EUROCALL 2014

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How Quizlet has Transformed the Mindset of 400 Students in a Blended Learning Test-Based Course in Japan

The technology of recent times has shaped the students that we teach. Learners of today seem to be surrounded by, and constantly immersed in technology. Tapscott refers to the young of today as the `Net Generation’ (1999). Prensky claims that today`s students are no longer the people our educational system was designed to teach, (2001) and that ‘Digital Natives’ learn in ways that were never previously possible (2010). Instant access to information, in the form of high speed internet, Wi-Fi and more recently the introduction of smart-phone technology means that information and learning through such sources is more viable now than ever before. Such developments in technology can be seen to have considerable implications for education, in relation to the growing need to prepare young people for a life saturated by technology and rapid change.

The relatively recent introduction of smartphone technology has seen exponential growth over the years. In Japan, overall smartphone ownership is still relatively low at 48% of all cellular handheld devices. However, ownership in the younger generation stands at close to 100%. Mobile technologies have the potential to provide a long list of new and exciting learning experiences to the learner (Rueckert, 2013). It is about time that teachers embrace the use of such technology in class through the introduction of innovative applications and programmes that have the power to encourage autonomous learning in all levels of students.

This presentation will introduce a study at a medium sized private university in Japan where a blended learning component was added to a test-based syllabus of 400 low level foreign language students. The subjects in this study all voluntarily chose to take a TOEIC course aimed at improving test scores over the space of two fifteen-week semesters. The blended learning component comprised of a very simple to use, student-centred website called Quizlet that was specifically chosen to encourage autonomous learning with the end goal of improving ability and test scores. Quizlet, initially formed in 2007 is a vocabulary learning tool that enables users to create, combine and collect word lists individually or collaboratively.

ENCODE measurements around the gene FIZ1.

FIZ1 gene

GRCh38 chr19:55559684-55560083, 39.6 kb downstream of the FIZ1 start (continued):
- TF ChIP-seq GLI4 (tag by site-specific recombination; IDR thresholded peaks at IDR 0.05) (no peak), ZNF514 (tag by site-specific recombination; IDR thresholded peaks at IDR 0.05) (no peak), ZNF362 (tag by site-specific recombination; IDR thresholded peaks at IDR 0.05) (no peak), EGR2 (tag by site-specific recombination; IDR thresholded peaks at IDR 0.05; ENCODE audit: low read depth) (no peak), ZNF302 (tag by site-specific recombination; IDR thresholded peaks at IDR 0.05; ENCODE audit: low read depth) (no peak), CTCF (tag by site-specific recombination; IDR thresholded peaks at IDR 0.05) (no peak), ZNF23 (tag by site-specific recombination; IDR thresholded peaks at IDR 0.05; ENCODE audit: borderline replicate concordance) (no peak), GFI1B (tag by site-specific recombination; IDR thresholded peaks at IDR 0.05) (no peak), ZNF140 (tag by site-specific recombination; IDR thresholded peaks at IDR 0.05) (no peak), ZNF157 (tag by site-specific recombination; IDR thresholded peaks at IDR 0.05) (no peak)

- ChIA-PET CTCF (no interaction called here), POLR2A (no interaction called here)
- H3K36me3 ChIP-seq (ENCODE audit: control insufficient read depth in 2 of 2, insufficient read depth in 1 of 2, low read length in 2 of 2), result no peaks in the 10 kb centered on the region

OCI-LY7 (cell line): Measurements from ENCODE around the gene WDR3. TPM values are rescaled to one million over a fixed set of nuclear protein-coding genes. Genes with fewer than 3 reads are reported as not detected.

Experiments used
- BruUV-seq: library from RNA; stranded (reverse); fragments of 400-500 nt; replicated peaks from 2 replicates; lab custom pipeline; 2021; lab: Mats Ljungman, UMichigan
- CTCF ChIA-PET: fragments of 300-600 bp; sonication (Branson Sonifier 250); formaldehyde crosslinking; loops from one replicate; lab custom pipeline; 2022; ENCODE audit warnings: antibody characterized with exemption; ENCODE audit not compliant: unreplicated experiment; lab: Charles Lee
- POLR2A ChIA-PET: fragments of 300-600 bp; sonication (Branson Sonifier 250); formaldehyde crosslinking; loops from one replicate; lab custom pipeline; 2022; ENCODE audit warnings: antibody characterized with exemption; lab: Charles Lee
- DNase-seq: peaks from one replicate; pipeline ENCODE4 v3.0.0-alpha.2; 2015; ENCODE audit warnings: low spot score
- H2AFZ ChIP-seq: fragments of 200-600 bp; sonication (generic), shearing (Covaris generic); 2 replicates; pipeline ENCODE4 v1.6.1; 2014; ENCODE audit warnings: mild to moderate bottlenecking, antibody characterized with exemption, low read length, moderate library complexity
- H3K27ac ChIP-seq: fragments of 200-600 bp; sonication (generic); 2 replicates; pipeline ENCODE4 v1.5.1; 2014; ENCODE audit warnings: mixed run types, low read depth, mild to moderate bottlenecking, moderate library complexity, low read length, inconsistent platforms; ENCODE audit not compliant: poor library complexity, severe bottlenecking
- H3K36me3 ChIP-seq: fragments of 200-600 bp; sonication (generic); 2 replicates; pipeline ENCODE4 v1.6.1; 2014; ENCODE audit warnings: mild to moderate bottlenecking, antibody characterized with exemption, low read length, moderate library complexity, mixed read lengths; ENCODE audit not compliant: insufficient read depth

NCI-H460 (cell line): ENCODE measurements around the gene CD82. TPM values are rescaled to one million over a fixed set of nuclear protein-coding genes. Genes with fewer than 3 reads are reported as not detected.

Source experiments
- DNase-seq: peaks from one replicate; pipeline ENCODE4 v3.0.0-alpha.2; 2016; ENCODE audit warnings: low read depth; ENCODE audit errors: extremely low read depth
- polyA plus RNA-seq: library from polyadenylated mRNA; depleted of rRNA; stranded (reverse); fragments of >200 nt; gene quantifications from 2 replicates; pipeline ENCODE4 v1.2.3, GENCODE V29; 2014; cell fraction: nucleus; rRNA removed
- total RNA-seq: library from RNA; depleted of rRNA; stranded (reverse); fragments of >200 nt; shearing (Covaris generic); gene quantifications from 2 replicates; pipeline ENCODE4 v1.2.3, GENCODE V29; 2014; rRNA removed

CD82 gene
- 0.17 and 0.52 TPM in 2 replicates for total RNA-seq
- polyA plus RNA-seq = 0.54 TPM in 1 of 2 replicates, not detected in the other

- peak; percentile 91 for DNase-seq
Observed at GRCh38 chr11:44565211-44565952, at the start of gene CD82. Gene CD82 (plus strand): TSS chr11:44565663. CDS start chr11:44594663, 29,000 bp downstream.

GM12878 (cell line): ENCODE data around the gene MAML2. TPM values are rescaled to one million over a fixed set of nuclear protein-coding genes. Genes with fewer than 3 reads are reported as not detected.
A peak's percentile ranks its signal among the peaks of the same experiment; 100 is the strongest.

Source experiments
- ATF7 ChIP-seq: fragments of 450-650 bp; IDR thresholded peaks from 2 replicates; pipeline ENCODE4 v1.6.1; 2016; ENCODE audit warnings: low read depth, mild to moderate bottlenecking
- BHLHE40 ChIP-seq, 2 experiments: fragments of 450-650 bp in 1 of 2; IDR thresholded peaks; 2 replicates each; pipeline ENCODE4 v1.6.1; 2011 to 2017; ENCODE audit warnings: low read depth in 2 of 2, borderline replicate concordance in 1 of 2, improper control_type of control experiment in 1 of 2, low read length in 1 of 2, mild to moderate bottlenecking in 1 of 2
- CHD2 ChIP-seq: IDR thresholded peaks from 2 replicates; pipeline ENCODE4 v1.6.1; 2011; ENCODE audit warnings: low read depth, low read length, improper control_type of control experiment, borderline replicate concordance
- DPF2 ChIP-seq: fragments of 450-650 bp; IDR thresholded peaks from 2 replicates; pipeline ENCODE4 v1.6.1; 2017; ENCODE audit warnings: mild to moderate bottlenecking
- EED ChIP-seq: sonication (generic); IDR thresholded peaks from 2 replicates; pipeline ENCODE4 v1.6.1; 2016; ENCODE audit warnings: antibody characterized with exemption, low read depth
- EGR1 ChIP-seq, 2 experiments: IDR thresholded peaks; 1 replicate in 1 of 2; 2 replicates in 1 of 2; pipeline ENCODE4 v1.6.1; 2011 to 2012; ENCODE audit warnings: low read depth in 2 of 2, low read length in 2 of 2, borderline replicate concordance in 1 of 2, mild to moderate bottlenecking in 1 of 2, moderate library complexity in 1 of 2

Student created word lists are accessible through mobile or tablet applications and through this study were shown to improve test-scores by an average of 10% in almost all subjects. Quizlet have produced a comprehensive and intuitive study platform that allows students to input words in their target language then have that word translated into another language of their choice. Quizlet is also closely linked to the online Flickr photo database, providing visual aids to any word inputted.

In this presentation quantitative and qualitative data collected through a 50-itemed survey conducted before and after the introduction of Quizlet to the 400 subjects in this study will be introduced. Empirical data, clearly shows an improved awareness of how technology can influence the foreign language learner. Student feedback on the use of Quizlet and the use of smartphones in class will also be mentioned.

Author(s):

Bruce Lander    
Foreign Language Institute
Kurume University
Japan

Bruce Lander, an English instructor at Kurume University, Fukuoka Japan has been teaching at the university level for 10 years and in Japan for 15. His main philosophy of teaching runs on the premise that teachers should not teach knowledge and facts, rather they should simply teach how to learn. Bruce’s main area of interest is the development of Learner Autonomy through blended learning.

 

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